In his first television interview since becoming president-elect, Donald Trump said he does not think the Supreme Court needs to revisit the same-sex marriage issue, calling it “settled” and his feelings on it “irrelevant.”
“It’s law. It was settled in the Supreme Court. It’s done,” Trump told Lesley Stahl on CBS’ “60 Minutes.” “These cases have gone to the Supreme Court. They’ve been settled, and I’m fine with that.”
His views run counter to the Republican Party platform, which states, “Traditional marriage and family, based on marriage between one man and one woman, is the foundation for a free society and has for millennia been entrusted with rearing children and instilling cultural values. We condemn the Supreme Court’s ruling in United States v. Windsor, which wrongly removed the ability of Congress to define marriage policy in federal law. We also condemn the Supreme Court’s lawless ruling in Obergefell v. Hodges, which in the words of the late Justice Antonin Scalia, was a ‘judicial Putsch’ — full of ‘silly extravagances’ — that reduced ‘the disciplined legal reasoning of John Marshall and Joseph Storey to the mystical aphorisms of a fortune cookie.'”
On the campaign trail, Trump said he doesn’t favor same-sex marriage and urged social conservatives to “trust” him on the issue. Trump also said he’d “strongly consider” appointing justices to the U.S. Supreme Court who would reverse the decision for marriage equality. However, he said he doesn’t support the idea of a U.S. Constitutional amendment banning same-sex marriage.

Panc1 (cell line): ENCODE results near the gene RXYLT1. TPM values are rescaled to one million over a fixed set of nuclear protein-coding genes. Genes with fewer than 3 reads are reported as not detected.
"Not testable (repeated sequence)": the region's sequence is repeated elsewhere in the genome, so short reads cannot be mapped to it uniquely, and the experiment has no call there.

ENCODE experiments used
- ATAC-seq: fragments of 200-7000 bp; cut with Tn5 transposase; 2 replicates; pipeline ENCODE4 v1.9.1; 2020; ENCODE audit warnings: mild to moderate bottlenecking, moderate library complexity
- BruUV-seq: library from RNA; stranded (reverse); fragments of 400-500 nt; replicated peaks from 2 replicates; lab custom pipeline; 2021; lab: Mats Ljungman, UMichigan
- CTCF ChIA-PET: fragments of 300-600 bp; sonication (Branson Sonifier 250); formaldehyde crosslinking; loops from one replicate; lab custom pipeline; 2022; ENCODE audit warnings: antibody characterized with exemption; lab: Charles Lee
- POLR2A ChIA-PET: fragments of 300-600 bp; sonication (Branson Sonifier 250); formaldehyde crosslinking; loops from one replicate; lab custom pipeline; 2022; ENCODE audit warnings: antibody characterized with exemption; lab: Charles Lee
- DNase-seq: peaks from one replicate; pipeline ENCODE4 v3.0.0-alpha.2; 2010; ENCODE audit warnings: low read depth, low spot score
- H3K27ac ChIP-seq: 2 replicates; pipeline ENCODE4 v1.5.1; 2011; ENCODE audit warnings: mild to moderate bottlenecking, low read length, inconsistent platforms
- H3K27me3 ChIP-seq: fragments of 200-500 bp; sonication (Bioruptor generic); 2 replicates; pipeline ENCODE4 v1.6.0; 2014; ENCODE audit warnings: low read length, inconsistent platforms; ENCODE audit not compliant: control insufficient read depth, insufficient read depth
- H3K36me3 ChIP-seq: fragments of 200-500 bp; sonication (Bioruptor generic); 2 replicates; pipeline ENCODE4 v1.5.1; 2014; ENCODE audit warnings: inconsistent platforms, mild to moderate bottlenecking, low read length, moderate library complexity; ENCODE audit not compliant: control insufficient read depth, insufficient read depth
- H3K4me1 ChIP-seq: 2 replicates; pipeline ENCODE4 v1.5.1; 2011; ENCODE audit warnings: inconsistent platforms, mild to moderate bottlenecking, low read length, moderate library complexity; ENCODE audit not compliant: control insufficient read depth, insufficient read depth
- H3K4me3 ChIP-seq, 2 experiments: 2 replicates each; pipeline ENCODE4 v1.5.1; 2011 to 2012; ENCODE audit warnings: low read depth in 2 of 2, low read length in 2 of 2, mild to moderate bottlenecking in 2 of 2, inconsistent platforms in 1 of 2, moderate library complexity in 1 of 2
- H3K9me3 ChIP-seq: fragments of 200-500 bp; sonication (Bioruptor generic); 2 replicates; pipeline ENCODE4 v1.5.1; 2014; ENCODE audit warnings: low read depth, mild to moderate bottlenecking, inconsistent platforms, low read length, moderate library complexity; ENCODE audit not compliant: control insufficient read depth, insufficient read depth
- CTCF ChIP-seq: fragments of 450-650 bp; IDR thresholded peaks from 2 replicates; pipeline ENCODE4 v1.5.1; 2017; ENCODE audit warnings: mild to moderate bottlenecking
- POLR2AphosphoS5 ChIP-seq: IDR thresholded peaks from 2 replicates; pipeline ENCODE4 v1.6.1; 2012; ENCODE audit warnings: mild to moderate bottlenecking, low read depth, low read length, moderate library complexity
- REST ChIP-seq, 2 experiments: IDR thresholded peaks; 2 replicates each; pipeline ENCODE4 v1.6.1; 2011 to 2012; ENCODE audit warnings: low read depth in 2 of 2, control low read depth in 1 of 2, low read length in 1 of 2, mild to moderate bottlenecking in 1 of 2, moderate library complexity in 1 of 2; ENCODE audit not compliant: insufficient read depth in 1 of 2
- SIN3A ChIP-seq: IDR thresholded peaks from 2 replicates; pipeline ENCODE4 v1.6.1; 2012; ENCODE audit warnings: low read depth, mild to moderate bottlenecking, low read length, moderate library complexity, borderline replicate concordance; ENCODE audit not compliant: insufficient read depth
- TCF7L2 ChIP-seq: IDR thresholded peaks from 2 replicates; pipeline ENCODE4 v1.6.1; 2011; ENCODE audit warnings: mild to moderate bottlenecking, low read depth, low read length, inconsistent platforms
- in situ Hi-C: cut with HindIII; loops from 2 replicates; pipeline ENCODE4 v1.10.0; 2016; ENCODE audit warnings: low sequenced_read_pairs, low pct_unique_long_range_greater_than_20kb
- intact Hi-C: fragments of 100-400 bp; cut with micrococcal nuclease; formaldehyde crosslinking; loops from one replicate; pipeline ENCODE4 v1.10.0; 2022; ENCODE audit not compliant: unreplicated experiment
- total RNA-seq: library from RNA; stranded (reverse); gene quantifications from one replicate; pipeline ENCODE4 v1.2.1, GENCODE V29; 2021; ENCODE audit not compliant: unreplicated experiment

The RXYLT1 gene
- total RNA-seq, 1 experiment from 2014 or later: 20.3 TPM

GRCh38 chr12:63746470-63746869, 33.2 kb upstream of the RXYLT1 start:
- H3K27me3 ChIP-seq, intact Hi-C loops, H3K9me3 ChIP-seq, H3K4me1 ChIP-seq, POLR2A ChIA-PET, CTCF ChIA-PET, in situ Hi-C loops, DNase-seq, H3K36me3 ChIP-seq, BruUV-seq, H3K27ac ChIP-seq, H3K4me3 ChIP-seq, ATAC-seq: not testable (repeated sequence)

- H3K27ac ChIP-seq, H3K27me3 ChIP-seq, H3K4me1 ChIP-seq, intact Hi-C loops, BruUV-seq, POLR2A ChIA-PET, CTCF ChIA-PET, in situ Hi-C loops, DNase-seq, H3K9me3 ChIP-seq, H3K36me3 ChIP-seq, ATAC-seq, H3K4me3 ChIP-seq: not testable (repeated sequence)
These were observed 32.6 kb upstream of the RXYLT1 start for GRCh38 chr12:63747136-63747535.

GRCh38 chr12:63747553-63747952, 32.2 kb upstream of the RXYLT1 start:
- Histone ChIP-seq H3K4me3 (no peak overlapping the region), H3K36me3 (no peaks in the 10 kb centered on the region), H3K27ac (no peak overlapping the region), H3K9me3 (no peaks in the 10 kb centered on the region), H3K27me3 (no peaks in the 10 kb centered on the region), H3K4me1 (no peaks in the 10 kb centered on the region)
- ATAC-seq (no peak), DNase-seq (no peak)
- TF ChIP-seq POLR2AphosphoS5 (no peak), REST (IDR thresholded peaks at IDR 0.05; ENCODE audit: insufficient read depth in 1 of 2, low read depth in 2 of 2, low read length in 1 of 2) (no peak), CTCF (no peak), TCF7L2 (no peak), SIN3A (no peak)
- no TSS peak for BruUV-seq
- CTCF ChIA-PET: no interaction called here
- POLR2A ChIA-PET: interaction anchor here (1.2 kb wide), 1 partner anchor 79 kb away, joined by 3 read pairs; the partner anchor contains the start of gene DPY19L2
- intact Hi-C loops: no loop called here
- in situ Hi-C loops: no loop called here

During his speech at the Republican National Convention he pledged to protect LGBT people from a foreign ideology, which marked the first time a Republican presidential nominee mentioned LGBT people in a positive way during an acceptance speech. Critics pounced on Trump for making the remarks without supporting LGBT rights.
Evan Wolfson, former president of the now closed LGBT group Freedom to Marry, said he’s “pleased to hear” Trump is “fine” with the Supreme Court ruling on marriage equality and believes the issue is settled law.
“This is one of many chances he has — and must take — to show the American people that he has credibility and that the administration he is assembling and actions they are preparing are not a threat to their families, their rights, and their place in this country,” Wolfson told the Washington Blade. “Today he said the right thing, but actions speak louder than words — and as I wrote to Freedom to Marry’s supporters earlier this week, we must be as vigilant on this and the many other grave concerns his candidacy raised as we were in our successful and long work to win the freedom to marry in the court of public opinion and then the law.”
Wolfson added the “true test of his integrity in this answer” will be Trump’s appointments to the judiciary and the president-elect’s refusal to “greenlight efforts by any in his administration to carve licenses to discriminate into the law he today says he respects.”